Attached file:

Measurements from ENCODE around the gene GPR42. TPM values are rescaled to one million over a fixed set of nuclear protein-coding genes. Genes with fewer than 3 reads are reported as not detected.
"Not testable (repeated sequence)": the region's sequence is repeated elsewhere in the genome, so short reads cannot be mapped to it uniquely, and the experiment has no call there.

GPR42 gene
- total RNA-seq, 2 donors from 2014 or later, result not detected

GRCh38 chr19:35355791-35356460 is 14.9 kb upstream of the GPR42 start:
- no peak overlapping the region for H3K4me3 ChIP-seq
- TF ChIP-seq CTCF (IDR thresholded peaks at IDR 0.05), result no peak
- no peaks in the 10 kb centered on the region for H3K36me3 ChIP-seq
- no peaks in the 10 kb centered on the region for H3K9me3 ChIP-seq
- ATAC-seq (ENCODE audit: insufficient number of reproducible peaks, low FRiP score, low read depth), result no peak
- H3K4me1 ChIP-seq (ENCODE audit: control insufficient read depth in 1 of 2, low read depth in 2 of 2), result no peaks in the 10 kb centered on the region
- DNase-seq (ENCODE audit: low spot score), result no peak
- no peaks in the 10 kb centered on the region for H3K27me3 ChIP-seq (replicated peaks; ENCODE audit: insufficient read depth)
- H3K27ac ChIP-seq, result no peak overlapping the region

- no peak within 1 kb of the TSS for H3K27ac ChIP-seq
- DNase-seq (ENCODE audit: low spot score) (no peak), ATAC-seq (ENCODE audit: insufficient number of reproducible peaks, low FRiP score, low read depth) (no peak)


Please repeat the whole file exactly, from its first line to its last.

Measurements from ENCODE around the gene GPR42. TPM values are rescaled to one million over a fixed set of nuclear protein-coding genes. Genes with fewer than 3 reads are reported as not detected.
"Not testable (repeated sequence)": the region's sequence is repeated elsewhere in the genome, so short reads cannot be mapped to it uniquely, and the experiment has no call there.

GPR42 gene
- total RNA-seq, 2 donors from 2014 or later, result not detected

GRCh38 chr19:35355791-35356460 is 14.9 kb upstream of the GPR42 start:
- no peak overlapping the region for H3K4me3 ChIP-seq
- TF ChIP-seq CTCF (IDR thresholded peaks at IDR 0.05), result no peak
- no peaks in the 10 kb centered on the region for H3K36me3 ChIP-seq
- no peaks in the 10 kb centered on the region for H3K9me3 ChIP-seq
- ATAC-seq (ENCODE audit: insufficient number of reproducible peaks, low FRiP score, low read depth), result no peak
- H3K4me1 ChIP-seq (ENCODE audit: control insufficient read depth in 1 of 2, low read depth in 2 of 2), result no peaks in the 10 kb centered on the region
- DNase-seq (ENCODE audit: low spot score), result no peak
- no peaks in the 10 kb centered on the region for H3K27me3 ChIP-seq (replicated peaks; ENCODE audit: insufficient read depth)
- H3K27ac ChIP-seq, result no peak overlapping the region

- no peak within 1 kb of the TSS for H3K27ac ChIP-seq
- DNase-seq (ENCODE audit: low spot score) (no peak), ATAC-seq (ENCODE audit: insufficient number of reproducible peaks, low FRiP score, low read depth) (no peak)